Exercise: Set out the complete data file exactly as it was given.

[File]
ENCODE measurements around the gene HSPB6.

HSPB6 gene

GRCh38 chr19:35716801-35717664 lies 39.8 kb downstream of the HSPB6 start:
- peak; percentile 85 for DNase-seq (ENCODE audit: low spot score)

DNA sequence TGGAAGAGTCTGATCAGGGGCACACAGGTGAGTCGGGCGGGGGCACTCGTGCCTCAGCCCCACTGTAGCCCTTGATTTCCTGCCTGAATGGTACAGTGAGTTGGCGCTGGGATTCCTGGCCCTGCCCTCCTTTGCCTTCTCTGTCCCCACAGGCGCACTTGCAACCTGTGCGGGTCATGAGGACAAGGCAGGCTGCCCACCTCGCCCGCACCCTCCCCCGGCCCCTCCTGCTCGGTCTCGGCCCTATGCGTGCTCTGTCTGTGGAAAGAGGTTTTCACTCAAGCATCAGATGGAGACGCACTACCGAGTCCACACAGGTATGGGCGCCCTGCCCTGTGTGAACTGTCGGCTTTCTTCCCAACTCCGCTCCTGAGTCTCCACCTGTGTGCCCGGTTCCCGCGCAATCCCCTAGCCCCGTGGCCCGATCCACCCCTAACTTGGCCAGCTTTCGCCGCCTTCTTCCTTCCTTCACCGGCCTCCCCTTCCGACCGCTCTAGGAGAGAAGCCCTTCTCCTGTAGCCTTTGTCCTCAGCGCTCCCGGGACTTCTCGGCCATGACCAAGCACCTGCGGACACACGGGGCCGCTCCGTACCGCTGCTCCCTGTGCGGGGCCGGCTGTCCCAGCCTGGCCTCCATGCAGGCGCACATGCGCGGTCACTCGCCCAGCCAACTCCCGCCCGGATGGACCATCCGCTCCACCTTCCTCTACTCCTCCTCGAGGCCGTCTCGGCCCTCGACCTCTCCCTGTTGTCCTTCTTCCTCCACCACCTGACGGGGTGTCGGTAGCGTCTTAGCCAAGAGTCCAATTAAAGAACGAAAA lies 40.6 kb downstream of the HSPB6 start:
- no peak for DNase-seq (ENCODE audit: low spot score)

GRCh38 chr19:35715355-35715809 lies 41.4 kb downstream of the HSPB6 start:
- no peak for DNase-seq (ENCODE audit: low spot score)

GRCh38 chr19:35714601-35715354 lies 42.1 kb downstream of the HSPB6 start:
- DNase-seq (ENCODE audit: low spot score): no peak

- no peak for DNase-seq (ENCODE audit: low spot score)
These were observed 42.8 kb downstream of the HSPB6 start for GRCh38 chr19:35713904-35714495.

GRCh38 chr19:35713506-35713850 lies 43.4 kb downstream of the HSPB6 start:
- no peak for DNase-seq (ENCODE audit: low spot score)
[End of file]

ENCODE measurements around the gene HSPB6.

HSPB6 gene

GRCh38 chr19:35716801-35717664 lies 39.8 kb downstream of the HSPB6 start:
- peak; percentile 85 for DNase-seq (ENCODE audit: low spot score)

DNA sequence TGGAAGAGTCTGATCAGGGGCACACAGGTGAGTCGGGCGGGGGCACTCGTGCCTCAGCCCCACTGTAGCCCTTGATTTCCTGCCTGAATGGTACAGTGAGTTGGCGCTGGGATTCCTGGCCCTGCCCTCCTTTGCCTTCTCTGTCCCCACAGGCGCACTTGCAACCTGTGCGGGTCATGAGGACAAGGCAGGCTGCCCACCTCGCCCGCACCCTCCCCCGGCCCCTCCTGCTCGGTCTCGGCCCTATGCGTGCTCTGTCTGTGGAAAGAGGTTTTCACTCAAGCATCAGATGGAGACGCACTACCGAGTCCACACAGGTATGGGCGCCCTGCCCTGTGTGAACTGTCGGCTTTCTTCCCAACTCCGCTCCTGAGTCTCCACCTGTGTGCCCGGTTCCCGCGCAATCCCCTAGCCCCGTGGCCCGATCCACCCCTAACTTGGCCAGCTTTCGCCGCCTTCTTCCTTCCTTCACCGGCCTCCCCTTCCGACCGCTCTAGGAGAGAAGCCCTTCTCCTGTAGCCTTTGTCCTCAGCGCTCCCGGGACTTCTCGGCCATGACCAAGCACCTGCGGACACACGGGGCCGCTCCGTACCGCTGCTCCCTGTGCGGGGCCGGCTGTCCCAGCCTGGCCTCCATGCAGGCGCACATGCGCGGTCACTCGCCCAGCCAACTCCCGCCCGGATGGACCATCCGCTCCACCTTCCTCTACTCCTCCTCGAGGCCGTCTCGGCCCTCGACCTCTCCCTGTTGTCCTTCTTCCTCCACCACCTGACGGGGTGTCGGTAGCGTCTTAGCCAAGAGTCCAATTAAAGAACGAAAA lies 40.6 kb downstream of the HSPB6 start:
- no peak for DNase-seq (ENCODE audit: low spot score)

GRCh38 chr19:35715355-35715809 lies 41.4 kb downstream of the HSPB6 start:
- no peak for DNase-seq (ENCODE audit: low spot score)

GRCh38 chr19:35714601-35715354 lies 42.1 kb downstream of the HSPB6 start:
- DNase-seq (ENCODE audit: low spot score): no peak

- no peak for DNase-seq (ENCODE audit: low spot score)
These were observed 42.8 kb downstream of the HSPB6 start for GRCh38 chr19:35713904-35714495.

GRCh38 chr19:35713506-35713850 lies 43.4 kb downstream of the HSPB6 start:
- no peak for DNase-seq (ENCODE audit: low spot score)